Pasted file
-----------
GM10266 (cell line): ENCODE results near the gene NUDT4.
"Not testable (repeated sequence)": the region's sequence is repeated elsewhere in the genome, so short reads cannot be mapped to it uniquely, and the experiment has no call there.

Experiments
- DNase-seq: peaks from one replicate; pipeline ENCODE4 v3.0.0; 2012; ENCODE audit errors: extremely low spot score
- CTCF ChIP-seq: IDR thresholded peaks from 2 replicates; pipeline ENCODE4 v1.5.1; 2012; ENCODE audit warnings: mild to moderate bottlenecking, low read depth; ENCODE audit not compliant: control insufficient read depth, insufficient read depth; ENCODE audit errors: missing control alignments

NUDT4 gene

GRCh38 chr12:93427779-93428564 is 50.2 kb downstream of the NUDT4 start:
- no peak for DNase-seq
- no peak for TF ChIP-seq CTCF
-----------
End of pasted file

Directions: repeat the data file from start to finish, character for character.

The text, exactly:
GM10266 (cell line): ENCODE results near the gene NUDT4.
"Not testable (repeated sequence)": the region's sequence is repeated elsewhere in the genome, so short reads cannot be mapped to it uniquely, and the experiment has no call there.

Experiments
- DNase-seq: peaks from one replicate; pipeline ENCODE4 v3.0.0; 2012; ENCODE audit errors: extremely low spot score
- CTCF ChIP-seq: IDR thresholded peaks from 2 replicates; pipeline ENCODE4 v1.5.1; 2012; ENCODE audit warnings: mild to moderate bottlenecking, low read depth; ENCODE audit not compliant: control insufficient read depth, insufficient read depth; ENCODE audit errors: missing control alignments

NUDT4 gene

GRCh38 chr12:93427779-93428564 is 50.2 kb downstream of the NUDT4 start:
- no peak for DNase-seq
- no peak for TF ChIP-seq CTCF